Michael Mann’s “Miami Vice” is a terribly anxious piece of filmmaking. By its own erratic and rote design, the film marks, at once, a substantial step down for the writer/director, and merely a lateral move in the realm of stylistic representation. Boasting a curious mish-mash of caricatures and equally original representations, it is certainly the most uneven work he has offered to date, and most assuredly the worst film he has produced since the horror of 1983’s “The Keep.” Then again, the “worst” of Michael Mann would usually be a point of envy for most of today’s working filmmakers.
Based on the Anthony Yerkovich-created television series of the same name, “Miami Vice” is a meditation on deception and trust. The film wears its themes on its sleeve, though forgivably so, as, if anything is spread evenly and accomplished absolutely throughout, it is that very concept. But Mann’s film has an eagerness to it, a misplaced ardency, that leaves the impression of a movie with something to prove. Its chest seems puffed outward from the moment the Universal Pictures logo disappears (immediately bursting into the sounds of Jay Z and Linkin Park at a Miami nightclub), to the slow fade of the closing title screen (a tonally ironic deep, cool blue).
In the adaptation, Colin Farrell and Jamie Foxx fill the classic roles of Sonny Crockett and Ricardo Tubbs respectively. As partners, this aspect of the story provides at least a basis for further exploring the notions of trust and deceit at the film’s core. When Tubbs says to Crockett “I would never doubt you,” it represents the reality of their lives, the only tangible aspect of their profession. It is a point, however, glossed over somewhat and certainly not capitalized upon as it could have been. A thorough examination of their relationship is not needed, but an understanding of consequence of that relationship is certainly a must, and it is really nowhere to be found, even within the confines of subtext (something at which Mann has proven himself an expert time and again).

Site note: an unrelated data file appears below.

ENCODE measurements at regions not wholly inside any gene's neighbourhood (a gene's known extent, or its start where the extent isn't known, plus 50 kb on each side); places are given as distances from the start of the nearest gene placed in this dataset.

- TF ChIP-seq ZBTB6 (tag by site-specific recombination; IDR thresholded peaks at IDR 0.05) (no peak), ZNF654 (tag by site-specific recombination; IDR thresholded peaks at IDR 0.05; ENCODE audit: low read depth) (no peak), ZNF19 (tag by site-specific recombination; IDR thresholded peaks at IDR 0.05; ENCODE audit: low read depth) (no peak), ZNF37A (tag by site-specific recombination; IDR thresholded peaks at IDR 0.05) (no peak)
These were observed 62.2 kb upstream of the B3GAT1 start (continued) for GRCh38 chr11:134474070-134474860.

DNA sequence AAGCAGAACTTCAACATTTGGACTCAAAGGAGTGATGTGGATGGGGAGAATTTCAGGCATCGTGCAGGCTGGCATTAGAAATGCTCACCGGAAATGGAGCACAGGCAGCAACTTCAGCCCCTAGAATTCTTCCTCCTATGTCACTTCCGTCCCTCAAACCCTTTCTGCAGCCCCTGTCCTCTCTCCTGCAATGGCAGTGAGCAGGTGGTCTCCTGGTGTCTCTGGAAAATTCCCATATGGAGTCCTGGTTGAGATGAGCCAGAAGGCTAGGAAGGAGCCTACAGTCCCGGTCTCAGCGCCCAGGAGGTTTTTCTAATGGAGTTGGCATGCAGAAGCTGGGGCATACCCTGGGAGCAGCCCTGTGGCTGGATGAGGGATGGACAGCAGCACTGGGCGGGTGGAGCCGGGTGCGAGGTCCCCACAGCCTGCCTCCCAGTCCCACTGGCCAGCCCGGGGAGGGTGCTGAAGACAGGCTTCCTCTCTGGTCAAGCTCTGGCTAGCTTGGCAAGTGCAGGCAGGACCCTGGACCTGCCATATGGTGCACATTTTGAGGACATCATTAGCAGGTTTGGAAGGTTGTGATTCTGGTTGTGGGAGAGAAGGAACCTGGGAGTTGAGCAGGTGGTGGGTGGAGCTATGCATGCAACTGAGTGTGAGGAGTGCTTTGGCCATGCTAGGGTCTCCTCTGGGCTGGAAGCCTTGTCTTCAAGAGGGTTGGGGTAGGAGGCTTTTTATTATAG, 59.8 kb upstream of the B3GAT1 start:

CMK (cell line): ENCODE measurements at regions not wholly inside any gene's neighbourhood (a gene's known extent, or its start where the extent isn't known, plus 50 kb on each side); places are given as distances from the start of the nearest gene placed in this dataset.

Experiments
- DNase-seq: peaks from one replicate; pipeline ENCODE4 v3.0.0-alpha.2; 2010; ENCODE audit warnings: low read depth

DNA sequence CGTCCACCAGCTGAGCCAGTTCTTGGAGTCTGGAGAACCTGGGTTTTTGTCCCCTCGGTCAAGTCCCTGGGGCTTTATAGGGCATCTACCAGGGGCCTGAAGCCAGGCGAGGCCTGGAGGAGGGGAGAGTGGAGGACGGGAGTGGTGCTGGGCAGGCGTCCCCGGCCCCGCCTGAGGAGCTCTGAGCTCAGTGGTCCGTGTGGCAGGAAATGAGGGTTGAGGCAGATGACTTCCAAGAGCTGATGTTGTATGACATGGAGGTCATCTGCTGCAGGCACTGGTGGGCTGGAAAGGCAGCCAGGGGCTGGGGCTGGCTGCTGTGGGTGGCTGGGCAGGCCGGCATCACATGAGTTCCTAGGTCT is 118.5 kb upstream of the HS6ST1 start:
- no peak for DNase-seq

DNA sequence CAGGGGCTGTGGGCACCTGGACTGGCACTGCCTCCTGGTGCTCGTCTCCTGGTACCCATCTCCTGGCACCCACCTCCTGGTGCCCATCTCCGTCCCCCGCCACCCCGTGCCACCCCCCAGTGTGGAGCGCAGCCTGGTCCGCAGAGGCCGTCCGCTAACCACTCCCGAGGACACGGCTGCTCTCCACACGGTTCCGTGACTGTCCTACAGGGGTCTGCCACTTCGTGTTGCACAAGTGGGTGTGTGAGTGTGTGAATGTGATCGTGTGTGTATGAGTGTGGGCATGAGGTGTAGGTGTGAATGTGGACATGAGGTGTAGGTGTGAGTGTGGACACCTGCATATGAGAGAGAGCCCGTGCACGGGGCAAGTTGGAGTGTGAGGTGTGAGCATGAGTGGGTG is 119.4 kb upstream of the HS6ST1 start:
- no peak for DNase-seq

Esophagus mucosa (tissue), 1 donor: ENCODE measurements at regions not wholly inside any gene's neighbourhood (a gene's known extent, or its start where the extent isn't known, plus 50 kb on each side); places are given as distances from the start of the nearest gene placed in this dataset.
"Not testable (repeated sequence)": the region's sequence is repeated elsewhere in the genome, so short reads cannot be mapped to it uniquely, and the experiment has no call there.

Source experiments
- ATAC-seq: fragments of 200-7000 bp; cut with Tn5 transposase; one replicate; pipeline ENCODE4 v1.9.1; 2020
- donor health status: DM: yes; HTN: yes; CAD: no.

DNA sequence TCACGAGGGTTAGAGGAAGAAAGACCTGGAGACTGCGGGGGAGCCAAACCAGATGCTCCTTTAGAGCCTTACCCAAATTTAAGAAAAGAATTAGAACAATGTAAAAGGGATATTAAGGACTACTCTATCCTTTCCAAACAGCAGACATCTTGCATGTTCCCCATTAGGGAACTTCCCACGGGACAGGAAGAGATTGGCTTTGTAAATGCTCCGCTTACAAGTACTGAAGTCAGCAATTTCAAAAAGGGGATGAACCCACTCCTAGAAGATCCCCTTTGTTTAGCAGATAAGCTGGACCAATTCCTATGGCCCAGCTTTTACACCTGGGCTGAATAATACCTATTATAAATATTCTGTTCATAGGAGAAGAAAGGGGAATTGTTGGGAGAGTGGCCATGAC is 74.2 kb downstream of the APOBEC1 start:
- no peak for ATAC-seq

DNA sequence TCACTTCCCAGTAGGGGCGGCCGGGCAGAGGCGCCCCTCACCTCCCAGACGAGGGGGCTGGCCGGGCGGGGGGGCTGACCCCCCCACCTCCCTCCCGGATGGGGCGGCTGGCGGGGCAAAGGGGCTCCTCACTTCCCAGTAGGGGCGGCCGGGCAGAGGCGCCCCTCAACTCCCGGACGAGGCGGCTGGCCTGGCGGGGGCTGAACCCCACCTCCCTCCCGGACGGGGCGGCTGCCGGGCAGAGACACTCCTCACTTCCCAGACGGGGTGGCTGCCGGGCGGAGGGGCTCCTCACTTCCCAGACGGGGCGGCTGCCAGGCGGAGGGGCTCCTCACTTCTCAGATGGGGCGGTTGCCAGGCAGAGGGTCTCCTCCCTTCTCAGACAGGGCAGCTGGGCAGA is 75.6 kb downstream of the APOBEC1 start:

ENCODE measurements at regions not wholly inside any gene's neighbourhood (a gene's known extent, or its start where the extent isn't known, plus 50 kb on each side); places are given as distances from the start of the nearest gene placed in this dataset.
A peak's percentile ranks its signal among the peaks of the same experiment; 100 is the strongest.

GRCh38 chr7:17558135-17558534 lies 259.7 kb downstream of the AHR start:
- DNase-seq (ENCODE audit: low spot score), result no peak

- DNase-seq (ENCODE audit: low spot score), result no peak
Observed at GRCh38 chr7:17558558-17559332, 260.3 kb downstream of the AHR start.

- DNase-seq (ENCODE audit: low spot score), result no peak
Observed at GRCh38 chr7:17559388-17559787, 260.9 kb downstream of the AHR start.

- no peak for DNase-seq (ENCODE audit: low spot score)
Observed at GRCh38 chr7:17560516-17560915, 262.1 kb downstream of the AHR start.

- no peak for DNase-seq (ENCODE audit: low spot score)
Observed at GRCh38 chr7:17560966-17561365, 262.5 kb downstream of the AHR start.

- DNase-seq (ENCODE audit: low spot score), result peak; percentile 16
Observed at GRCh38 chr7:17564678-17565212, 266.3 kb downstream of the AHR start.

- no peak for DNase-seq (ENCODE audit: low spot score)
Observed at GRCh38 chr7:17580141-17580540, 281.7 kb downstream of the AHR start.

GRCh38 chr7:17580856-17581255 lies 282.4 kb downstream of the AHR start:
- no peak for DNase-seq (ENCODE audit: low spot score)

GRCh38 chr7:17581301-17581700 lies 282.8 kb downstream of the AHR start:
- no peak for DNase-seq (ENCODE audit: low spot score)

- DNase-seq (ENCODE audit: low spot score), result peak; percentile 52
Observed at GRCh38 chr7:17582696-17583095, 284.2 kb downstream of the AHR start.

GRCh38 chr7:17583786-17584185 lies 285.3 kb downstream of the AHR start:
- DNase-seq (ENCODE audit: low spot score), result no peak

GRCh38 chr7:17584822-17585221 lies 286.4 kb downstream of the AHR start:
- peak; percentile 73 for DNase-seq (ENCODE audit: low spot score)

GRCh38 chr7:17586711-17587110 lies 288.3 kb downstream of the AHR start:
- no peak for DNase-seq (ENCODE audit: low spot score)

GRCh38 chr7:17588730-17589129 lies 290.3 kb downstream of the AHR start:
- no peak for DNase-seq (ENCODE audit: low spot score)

The nuts-and-bolts plot of the film plays itself out seemingly as an expansion of one of the series’ various faceless scenarios. After a former informant compromises an FBI undercover operation, Crockett and Tubbs, being a part of the Miami-Dade Police Force and existing outside the confines of any possible leak, are recruited by the Bureau to investigate further – and deep undercover.